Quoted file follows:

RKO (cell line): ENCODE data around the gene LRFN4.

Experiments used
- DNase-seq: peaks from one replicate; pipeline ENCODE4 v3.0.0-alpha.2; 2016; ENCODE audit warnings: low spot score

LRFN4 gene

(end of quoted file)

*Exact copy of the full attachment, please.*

RKO (cell line): ENCODE data around the gene LRFN4.

Experiments used
- DNase-seq: peaks from one replicate; pipeline ENCODE4 v3.0.0-alpha.2; 2016; ENCODE audit warnings: low spot score

LRFN4 gene